Story and Photography by: Tony Colombini
Installing the Widow Maker Industries’ Jockey Shift Kit on a pair of Harleys.
Old school bikes are becoming more popular, the tide is turning from the modern fat-tire long – OCC Style – choppers to small and spry bobbers. We see bikes reminiscent of the mid 40’s – 50’s hitting the scene here in So. Cal. Chip and the boys at Widow Maker Industries just released their Jockey Shifter kit for modern bikes giving an old school look and feel. Unlike the tank shifters of old where you had a foot operated clutch the WMI’s Jockey Shifter is a simple fix, which essentially moves the clutch handle to a tank-side bar that is connected to the shift linkage on the left side of the bike.
We thought we’d give it a run through the paces and install it on Billy’s sidecar rig. This could be a great solution for people who are challenged with moving their legs with shifting.
Installation was very easy. It took us about an hour on Billy’s rig . Whenever you have a 200 pound sidecar sitting beside a Harley, everything takes more time, and the clutch cable was routed really weird because of the sidecar frame attaching to the HD frame. The kit comes with everything you need sans-tools. The instruction guide is very complete and even tells you the tools you will need. Such as a pair of 7/16” wrenches, ½” wrenches, 9/16” wrenches, Torx Drivers, and a set Allen wrenches. We used a mix of wrenches and sockets for the installation.
There are plenty of warnings on the instructions as well. Like reading the Harley Owners Manual, where every other paragraph has a disclaimer. My favorite is: “…The names ‘Widow Maker’ and ‘Jockey Shift’ are used for marketing purposes only and do not suggest any intention, result or circumstance related to the product.” So if your old lady buys this kit and raised your life insurance, no worries, the Jockey Shift Kit isn’t intended to make her a widow.
Here’s a quick breakdown of the installation, which took a couple of numb-nuts like us between 30 minutes to an hour to install.
- Remove seat and lift the tank. We found it helpful to turn the bars a bit to help raise the tank enough to stick a roll of duct tape under the back of the tank to hold it at the proper height.
- Remove the horn bracket bolt and front head motor mount bolts. Easy enough.
- Install shifter mount. The mount has slotted holes which make installing easy.
- Install shifter arm. We opted to install the hand grip prior to installing the shifter arm.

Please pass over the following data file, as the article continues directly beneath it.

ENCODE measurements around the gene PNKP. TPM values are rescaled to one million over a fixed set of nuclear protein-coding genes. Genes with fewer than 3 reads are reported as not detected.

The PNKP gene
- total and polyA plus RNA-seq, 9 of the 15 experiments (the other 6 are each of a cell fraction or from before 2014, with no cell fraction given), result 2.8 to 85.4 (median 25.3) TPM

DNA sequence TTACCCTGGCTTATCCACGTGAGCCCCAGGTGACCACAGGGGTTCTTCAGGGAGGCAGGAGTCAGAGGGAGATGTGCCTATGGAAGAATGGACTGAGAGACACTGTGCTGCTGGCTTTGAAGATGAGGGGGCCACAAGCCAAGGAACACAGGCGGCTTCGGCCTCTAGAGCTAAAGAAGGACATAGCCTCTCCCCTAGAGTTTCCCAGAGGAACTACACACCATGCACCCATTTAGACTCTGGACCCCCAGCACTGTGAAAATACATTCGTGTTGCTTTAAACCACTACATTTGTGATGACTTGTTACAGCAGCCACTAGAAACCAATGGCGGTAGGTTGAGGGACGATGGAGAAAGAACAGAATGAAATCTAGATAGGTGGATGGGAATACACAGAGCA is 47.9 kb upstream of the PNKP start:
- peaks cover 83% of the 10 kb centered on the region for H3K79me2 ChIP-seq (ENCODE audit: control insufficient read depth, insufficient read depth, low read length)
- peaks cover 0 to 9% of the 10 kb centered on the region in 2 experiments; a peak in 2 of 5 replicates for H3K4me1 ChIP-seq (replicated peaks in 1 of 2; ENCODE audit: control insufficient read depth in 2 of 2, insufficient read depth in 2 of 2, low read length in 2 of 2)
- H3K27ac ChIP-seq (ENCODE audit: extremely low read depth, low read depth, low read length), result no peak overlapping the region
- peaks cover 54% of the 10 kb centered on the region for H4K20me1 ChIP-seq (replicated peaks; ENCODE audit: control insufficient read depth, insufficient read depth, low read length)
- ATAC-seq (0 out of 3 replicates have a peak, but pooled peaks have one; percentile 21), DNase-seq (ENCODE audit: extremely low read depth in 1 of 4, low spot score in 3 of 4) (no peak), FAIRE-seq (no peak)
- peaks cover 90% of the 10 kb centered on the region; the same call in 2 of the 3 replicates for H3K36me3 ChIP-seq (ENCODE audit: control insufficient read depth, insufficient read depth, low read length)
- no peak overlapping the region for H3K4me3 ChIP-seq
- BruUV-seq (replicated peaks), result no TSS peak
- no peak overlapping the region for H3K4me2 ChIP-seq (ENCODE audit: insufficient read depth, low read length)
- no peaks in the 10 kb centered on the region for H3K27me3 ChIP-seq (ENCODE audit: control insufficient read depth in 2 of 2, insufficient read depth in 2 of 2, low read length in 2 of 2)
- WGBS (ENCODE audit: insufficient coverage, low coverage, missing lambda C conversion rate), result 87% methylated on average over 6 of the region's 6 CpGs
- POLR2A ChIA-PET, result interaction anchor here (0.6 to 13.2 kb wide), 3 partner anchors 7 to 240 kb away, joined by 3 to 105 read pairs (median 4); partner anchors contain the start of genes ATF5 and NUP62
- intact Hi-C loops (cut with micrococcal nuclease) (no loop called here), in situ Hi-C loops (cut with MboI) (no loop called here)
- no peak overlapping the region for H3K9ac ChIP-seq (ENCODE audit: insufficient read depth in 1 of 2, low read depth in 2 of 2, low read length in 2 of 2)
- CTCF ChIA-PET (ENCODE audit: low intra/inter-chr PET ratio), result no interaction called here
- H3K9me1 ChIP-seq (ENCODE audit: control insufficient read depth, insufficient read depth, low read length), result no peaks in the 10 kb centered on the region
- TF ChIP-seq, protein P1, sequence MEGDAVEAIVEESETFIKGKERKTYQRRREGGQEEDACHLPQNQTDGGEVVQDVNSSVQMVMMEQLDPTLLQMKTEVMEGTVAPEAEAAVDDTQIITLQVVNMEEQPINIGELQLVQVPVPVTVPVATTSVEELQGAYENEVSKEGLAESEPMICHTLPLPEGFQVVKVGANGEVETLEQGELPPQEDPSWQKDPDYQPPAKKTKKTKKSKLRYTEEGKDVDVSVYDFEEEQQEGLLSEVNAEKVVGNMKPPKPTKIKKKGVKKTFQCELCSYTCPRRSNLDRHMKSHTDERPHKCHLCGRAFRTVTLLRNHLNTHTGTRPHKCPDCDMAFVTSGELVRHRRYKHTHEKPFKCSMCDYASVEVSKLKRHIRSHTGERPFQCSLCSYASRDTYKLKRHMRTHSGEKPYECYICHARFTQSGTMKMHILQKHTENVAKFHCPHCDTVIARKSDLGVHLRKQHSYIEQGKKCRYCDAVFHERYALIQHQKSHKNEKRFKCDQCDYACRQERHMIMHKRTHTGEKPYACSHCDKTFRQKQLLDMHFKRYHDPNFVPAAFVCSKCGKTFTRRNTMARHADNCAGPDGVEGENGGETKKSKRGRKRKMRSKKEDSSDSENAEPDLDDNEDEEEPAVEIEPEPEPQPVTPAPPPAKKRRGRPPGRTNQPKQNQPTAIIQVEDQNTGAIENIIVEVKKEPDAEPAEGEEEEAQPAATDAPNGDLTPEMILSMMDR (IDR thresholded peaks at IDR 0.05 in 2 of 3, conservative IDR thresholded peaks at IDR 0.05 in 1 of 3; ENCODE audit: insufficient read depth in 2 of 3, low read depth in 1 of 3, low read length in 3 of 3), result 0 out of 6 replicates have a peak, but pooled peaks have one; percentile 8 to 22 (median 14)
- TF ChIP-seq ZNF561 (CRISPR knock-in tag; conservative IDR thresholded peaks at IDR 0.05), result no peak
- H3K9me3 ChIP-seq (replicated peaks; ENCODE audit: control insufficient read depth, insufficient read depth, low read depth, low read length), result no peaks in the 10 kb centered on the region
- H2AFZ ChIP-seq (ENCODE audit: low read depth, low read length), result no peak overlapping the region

- Remove Foot Shift mechanism. Easy enough.
- Connect shift linkage to shifter bar. With the custom shift linkage on Billy’s rig, we installed it on the backside of the shifter arm. It just seemed to fit better than installing it on the front.
- Re-install tank and seat. Easy enough.
- Disconnect clutch lever from handlebar.
- Mount clutch lever on shifter bar. We installed it a bit loose to get the proper fit when sitting on the bike. You may need a second pair of hands to help hold the clutch lever clamp to the bar while bolting it together.
- Re-route clutch cable. Be sure it doesn’t rub against the fender or painted surfaces.
- Install mirror mount.
- Inspect and test.
On the test ride Billy roared up and down the street and around the block. If you haven’t ridden a sidecar hack, you don’t lean it into the turns for obvious reasons, so you have to actually turn the handlebars. This was challenging while having a hand on the Jockey Shift, shifting through a turn. A bit getting used to and we suggest riding the bike in a safe area for a while to get used to it and get better at judging when you will need to shift and possibly shift earlier or later than usual to avoid shifting while in turns. Billy mentioned you will need some good upper body strength for turning a 1000 lb HD Sidecar Rig with only one arm.
Then we installed it on my bike. The installation went much smoother (probably due to our “expertise”). I was a bit nervous taking off with it an remembering that you pull it toward you to shift into 1st and down shifting, and pushing the bar forward going up in gears. Also what I noticed is that the bar returns to its static position in each gear. Not like a shifter on a car where you put it in gear and it stays there. Duh, makes sense when you think about it, the foot shifter doesn’t stay up when you up shift and so forth.
All in all, we rolled it over to our buddy’s bike shop to show the “pros” the kit and they were impressed. A bit tricky to get used to and could be challenging when splitting lanes on the 405 fwy here in Southern California, when you gotta down-shift fast and get out of the way of the cage drivers changing lanes while texting.
You can get yours from Chip and the boys at Widow Maker Industries in either chrome or black models. Be sure to tell them Blacktop Magazine sent you. They’d dig that, and maybe even give you a bit of a break on their already reasonable price.